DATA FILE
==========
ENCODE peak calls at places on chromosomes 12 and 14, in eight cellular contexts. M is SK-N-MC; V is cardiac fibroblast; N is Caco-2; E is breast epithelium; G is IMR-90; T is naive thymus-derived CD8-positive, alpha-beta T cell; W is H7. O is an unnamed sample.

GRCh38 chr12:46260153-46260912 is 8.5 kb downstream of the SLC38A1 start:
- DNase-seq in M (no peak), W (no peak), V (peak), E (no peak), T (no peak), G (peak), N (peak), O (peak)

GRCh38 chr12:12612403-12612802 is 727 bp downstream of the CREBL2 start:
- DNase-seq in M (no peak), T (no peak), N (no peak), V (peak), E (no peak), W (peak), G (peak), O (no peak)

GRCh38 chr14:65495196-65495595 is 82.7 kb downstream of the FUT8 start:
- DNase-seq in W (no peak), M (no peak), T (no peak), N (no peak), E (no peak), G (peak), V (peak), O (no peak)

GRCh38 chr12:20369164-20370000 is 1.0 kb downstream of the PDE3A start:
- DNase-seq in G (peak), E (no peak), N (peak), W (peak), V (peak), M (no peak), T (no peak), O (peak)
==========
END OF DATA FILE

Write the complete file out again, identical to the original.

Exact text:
ENCODE peak calls at places on chromosomes 12 and 14, in eight cellular contexts. M is SK-N-MC; V is cardiac fibroblast; N is Caco-2; E is breast epithelium; G is IMR-90; T is naive thymus-derived CD8-positive, alpha-beta T cell; W is H7. O is an unnamed sample.

GRCh38 chr12:46260153-46260912 is 8.5 kb downstream of the SLC38A1 start:
- DNase-seq in M (no peak), W (no peak), V (peak), E (no peak), T (no peak), G (peak), N (peak), O (peak)

GRCh38 chr12:12612403-12612802 is 727 bp downstream of the CREBL2 start:
- DNase-seq in M (no peak), T (no peak), N (no peak), V (peak), E (no peak), W (peak), G (peak), O (no peak)

GRCh38 chr14:65495196-65495595 is 82.7 kb downstream of the FUT8 start:
- DNase-seq in W (no peak), M (no peak), T (no peak), N (no peak), E (no peak), G (peak), V (peak), O (no peak)

GRCh38 chr12:20369164-20370000 is 1.0 kb downstream of the PDE3A start:
- DNase-seq in G (peak), E (no peak), N (peak), W (peak), V (peak), M (no peak), T (no peak), O (peak)